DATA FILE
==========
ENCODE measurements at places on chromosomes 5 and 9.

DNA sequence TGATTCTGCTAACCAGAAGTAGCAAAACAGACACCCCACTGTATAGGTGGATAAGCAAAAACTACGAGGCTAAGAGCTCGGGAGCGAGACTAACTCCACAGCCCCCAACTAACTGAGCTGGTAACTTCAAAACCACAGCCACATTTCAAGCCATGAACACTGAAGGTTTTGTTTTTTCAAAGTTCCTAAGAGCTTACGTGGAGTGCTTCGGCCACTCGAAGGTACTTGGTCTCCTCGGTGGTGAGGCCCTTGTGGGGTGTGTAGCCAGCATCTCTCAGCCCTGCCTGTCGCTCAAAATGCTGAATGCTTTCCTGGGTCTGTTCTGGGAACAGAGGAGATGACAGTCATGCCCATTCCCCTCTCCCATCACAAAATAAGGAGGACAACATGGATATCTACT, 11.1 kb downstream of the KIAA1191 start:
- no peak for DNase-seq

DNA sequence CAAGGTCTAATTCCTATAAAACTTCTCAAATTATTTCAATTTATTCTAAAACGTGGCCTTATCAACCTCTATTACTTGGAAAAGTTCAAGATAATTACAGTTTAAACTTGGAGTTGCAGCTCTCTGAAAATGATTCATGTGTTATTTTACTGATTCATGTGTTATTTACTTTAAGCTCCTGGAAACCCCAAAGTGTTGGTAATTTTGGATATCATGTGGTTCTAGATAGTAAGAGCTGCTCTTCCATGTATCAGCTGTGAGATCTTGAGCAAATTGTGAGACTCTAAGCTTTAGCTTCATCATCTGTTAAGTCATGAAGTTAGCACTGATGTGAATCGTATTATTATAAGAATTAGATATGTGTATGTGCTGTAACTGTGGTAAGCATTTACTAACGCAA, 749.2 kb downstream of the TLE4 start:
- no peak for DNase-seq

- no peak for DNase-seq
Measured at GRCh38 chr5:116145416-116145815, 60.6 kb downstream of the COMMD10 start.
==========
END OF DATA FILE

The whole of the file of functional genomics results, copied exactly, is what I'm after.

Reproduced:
ENCODE measurements at places on chromosomes 5 and 9.

DNA sequence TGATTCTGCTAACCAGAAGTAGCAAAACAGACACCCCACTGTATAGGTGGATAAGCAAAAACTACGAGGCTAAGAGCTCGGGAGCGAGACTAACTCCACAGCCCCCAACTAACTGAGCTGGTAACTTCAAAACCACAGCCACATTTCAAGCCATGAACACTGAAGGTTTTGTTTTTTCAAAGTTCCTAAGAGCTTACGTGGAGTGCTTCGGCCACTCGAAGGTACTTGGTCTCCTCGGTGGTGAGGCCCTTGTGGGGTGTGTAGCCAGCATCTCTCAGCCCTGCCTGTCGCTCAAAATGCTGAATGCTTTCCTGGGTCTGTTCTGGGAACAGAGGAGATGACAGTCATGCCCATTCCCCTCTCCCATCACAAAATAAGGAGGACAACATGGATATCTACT, 11.1 kb downstream of the KIAA1191 start:
- no peak for DNase-seq

DNA sequence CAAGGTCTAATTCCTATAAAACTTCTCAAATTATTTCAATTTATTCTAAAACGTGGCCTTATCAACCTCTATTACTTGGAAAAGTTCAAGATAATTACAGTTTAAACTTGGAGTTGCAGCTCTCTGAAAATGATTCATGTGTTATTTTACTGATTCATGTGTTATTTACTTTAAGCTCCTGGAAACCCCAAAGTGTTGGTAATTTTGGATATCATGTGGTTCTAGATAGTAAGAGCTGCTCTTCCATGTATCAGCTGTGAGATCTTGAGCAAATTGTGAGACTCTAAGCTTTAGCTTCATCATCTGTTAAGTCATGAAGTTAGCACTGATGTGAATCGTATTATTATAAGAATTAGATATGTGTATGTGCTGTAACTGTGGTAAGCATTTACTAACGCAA, 749.2 kb downstream of the TLE4 start:
- no peak for DNase-seq

- no peak for DNase-seq
Measured at GRCh38 chr5:116145416-116145815, 60.6 kb downstream of the COMMD10 start.